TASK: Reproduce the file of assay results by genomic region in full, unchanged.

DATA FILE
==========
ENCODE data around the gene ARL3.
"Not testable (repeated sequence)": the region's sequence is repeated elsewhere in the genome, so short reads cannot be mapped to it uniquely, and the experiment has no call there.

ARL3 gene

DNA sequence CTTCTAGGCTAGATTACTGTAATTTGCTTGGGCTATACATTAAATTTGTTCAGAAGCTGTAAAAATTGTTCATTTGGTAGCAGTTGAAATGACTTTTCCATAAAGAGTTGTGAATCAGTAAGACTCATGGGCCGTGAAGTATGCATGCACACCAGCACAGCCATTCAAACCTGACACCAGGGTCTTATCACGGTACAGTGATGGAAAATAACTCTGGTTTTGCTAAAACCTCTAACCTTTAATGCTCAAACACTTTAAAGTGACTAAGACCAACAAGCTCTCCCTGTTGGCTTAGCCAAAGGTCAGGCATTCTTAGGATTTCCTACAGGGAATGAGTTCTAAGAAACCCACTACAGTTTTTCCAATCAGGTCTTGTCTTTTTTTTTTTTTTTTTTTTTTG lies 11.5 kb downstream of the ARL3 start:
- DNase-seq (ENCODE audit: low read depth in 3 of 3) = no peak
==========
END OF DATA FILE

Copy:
ENCODE data around the gene ARL3.
"Not testable (repeated sequence)": the region's sequence is repeated elsewhere in the genome, so short reads cannot be mapped to it uniquely, and the experiment has no call there.

ARL3 gene

DNA sequence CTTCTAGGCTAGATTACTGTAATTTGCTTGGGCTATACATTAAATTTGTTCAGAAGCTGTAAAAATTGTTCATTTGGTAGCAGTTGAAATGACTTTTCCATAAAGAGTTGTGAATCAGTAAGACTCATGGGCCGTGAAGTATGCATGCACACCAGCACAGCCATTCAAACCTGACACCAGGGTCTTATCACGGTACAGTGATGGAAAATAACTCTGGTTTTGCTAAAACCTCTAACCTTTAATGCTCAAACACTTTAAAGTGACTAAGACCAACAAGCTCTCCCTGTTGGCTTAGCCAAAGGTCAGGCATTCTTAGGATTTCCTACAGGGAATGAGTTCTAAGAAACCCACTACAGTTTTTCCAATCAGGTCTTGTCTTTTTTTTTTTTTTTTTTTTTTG lies 11.5 kb downstream of the ARL3 start:
- DNase-seq (ENCODE audit: low read depth in 3 of 3) = no peak